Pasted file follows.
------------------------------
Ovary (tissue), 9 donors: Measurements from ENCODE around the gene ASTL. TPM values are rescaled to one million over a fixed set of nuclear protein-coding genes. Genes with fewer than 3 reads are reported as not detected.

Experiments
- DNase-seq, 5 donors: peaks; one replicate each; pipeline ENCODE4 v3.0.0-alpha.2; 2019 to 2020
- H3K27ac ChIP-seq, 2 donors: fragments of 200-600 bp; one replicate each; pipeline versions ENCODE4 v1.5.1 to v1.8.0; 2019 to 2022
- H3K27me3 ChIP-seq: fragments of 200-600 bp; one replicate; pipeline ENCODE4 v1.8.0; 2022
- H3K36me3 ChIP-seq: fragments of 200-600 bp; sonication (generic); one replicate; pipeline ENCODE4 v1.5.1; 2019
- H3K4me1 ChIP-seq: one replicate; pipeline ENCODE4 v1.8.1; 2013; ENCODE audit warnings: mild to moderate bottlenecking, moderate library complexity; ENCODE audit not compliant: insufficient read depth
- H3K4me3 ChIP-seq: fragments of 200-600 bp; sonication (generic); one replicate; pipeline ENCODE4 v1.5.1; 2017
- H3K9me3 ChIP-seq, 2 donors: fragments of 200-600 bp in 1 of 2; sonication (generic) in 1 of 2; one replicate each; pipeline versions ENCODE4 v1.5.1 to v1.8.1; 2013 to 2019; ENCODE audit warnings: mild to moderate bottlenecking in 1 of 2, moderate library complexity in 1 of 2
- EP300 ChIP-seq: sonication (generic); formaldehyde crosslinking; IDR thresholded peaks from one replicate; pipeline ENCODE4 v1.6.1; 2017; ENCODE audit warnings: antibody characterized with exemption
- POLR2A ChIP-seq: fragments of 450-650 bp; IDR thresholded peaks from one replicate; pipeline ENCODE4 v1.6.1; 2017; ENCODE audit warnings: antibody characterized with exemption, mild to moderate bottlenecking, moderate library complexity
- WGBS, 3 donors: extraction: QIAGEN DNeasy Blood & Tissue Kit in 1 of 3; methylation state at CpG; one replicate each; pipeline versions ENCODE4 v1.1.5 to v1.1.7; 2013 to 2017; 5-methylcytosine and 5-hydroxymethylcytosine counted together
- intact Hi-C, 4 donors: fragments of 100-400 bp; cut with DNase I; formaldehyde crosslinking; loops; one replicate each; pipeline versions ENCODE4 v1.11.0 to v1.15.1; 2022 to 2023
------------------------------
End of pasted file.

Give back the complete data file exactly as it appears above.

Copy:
Ovary (tissue), 9 donors: Measurements from ENCODE around the gene ASTL. TPM values are rescaled to one million over a fixed set of nuclear protein-coding genes. Genes with fewer than 3 reads are reported as not detected.

Experiments
- DNase-seq, 5 donors: peaks; one replicate each; pipeline ENCODE4 v3.0.0-alpha.2; 2019 to 2020
- H3K27ac ChIP-seq, 2 donors: fragments of 200-600 bp; one replicate each; pipeline versions ENCODE4 v1.5.1 to v1.8.0; 2019 to 2022
- H3K27me3 ChIP-seq: fragments of 200-600 bp; one replicate; pipeline ENCODE4 v1.8.0; 2022
- H3K36me3 ChIP-seq: fragments of 200-600 bp; sonication (generic); one replicate; pipeline ENCODE4 v1.5.1; 2019
- H3K4me1 ChIP-seq: one replicate; pipeline ENCODE4 v1.8.1; 2013; ENCODE audit warnings: mild to moderate bottlenecking, moderate library complexity; ENCODE audit not compliant: insufficient read depth
- H3K4me3 ChIP-seq: fragments of 200-600 bp; sonication (generic); one replicate; pipeline ENCODE4 v1.5.1; 2017
- H3K9me3 ChIP-seq, 2 donors: fragments of 200-600 bp in 1 of 2; sonication (generic) in 1 of 2; one replicate each; pipeline versions ENCODE4 v1.5.1 to v1.8.1; 2013 to 2019; ENCODE audit warnings: mild to moderate bottlenecking in 1 of 2, moderate library complexity in 1 of 2
- EP300 ChIP-seq: sonication (generic); formaldehyde crosslinking; IDR thresholded peaks from one replicate; pipeline ENCODE4 v1.6.1; 2017; ENCODE audit warnings: antibody characterized with exemption
- POLR2A ChIP-seq: fragments of 450-650 bp; IDR thresholded peaks from one replicate; pipeline ENCODE4 v1.6.1; 2017; ENCODE audit warnings: antibody characterized with exemption, mild to moderate bottlenecking, moderate library complexity
- WGBS, 3 donors: extraction: QIAGEN DNeasy Blood & Tissue Kit in 1 of 3; methylation state at CpG; one replicate each; pipeline versions ENCODE4 v1.1.5 to v1.1.7; 2013 to 2017; 5-methylcytosine and 5-hydroxymethylcytosine counted together
- intact Hi-C, 4 donors: fragments of 100-400 bp; cut with DNase I; formaldehyde crosslinking; loops; one replicate each; pipeline versions ENCODE4 v1.11.0 to v1.15.1; 2022 to 2023